Despite the sector’s many recent advances, the clinical governance systems in residential aged care “are lacking”, an Australian aged care CEO will tell an international conference.
I am about to board a plane for Singapore where this week I will be speaking at the GCIC 2018 conference on integrated care.
My topic will look at where the industry may go next in its clinical governance responsibilities. I thought this was interesting to look at twenty years on from the introduction of the Aged Care Act in 1997.
I will share my full paper next week and explore some further ideas following the conference. In the Essay, I have strived to briefly describe the history of residential aged care in Australia and show how economic drivers that largely determine the funding of care may also be diminishing the clinical appropriateness of care. This can place care recipients, providers, and program funders alike potentially at risk of failure of service in financially constrained times.
The below is from Braemar’s Media Release:
Wayne Belcher (OAM) will speak at the Global Conference on Integrated Care at the start of February, where he will present an analysis of Australia’s aged care sector, two decades after the Aged Care Act (1997) was implemented.
His presentation will cover areas including the history of aged care in Australia and how it has transitioned from basic care homes to a major industry, a review of the care models currently being employed as deregulation takes effect, and a review of clinical governance.
International experts from the USA, UK, Canada and Hong Kong will be among the conference speakers, which will take place at the Resorts World Convention Centre in Singapore from 1- 3 February 2018.
I have been working back in the aged care sector since August 2016, and as many of you know I have been the Chief Executive Officer of Braemar since March 2017. A few weeks back I did seek comment from colleagues and visitors to my blog about these “end of life choice” matters. Thank you to those who have pondered, commented, and otherwise contributed on these things.
Pain, suffering, and distress are existential. The desire to end one’s own life is based on existential circumstances with perhaps the view that there is little hope for any future improvement in life’s outlook. The majority Christian view still is that Christ offers hope for an end to all suffering, but that happens at the natural end of this life – not a life brought to early closure. The endurance of pain and suffering can seem intolerable, and the grasp of hope seemingly so far away. We must develop ways in which we can assist to bridge the perceived gap between the existential pain and future hope by how we manage our pain, symptoms, and suffering and sense of loss; yet contemporaneously offer support to others afflicted by such suffering, grief and loss.
Two quite important matters are being discussed by parliamentary committees here in Western Australia over the next twelve months or so, and I seek your advice, attitudes, and thoughts on these matters.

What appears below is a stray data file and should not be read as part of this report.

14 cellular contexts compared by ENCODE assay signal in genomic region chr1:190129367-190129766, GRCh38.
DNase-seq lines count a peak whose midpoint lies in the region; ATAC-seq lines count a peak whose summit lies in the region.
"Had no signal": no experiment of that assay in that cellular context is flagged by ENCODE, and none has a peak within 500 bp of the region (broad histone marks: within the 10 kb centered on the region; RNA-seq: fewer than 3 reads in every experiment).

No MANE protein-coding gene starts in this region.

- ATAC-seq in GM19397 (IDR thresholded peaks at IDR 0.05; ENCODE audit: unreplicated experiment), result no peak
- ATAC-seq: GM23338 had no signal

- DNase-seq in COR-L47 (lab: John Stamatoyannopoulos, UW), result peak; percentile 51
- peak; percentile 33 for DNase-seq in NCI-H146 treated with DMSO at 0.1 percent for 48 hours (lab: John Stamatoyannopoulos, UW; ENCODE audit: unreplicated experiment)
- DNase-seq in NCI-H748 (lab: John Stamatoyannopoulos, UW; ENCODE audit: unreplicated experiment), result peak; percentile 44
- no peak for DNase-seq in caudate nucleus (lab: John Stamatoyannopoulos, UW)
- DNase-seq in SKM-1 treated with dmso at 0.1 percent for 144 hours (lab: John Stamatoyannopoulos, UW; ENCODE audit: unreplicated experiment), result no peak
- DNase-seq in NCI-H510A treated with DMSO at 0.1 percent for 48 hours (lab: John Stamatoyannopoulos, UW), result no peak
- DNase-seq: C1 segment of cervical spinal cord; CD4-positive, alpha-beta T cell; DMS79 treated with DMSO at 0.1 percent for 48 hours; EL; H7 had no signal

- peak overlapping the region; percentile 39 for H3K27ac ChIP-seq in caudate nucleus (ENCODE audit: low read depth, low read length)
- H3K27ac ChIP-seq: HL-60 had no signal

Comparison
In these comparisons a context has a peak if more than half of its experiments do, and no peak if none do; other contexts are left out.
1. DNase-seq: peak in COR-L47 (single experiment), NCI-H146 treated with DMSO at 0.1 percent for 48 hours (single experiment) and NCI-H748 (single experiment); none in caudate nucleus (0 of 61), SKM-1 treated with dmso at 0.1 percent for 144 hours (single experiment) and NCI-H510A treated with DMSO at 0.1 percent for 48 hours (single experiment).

The first matter, and also being discussed by the New South Wales and Victorian Parliaments respectively, is around “end of life choices”.
I seek your advice, attitudes, and thoughts about this important matter.
I recently chaired an afternoon session for a “Law in Aged Care” seminar in Perth. It was a very useful day’s focus on the myriad of interaction that aged care providers have with the law daily. There can be matters associated with town planning, local government, occupational health and safety, fair work, accreditation and liability issues, and that might be just before morning tea …
In October 2017, the residential aged care sector reaches twenty years since the enactment of the Aged Care Act 1997 (Cth). As I recall, for Western Australians it started on Monday 1 October being a public holiday Monday. The then new Act was a mighty and useful change from the Aged and Disabled Persons Homes Act and the Health Act. Whilst it has not all been plain sailing the Act pertaining specifically to aged care has, in my view, served Australia well.
For months, if not years, we have been hearing about Western Australia’s fair share, or rather the lack of it, with respect to GST payments to the States form the GST raised by the Australian Government.
Western Australia, under the current arrangements, receives just $0.34 from each $1.00 raised from within WA from GST revenue to the Australian Government. It clearly seems unfair. Particularly clearly unfair by direct comparison:
Continue reading “How fair is the Western Australian GST share?”
Wayne Belcher, CEO of Aged care operator Braemar, says the proposed changes will place a burden on already stretched Aged Care providers.
“The proposal suggests that providers pay for both the existing accreditation process, as well as pay AAQCA to do one of their mandated Unannounced Visits. This is a cost of between $2,700 to $5,880 – per facility, per annum.”
“Braemar’s CEO Wayne Belcher has launched a blog concentrating on Aged Care news, thoughts and opinion. Located at wlbelcher.com the blog will share thoughts and ideas from Mr. Belcher’s decade’s long experience in Aged Care. It is illustrated by cartoonist Jason Chatfield, the artist of iconic comic strip Ginger Meggs.”
Source: Aged Care Online
The proposal to charge providers for unannounced accreditation visits is a cost too high for an industry-specific quality assurance system, writes Wayne Belcher.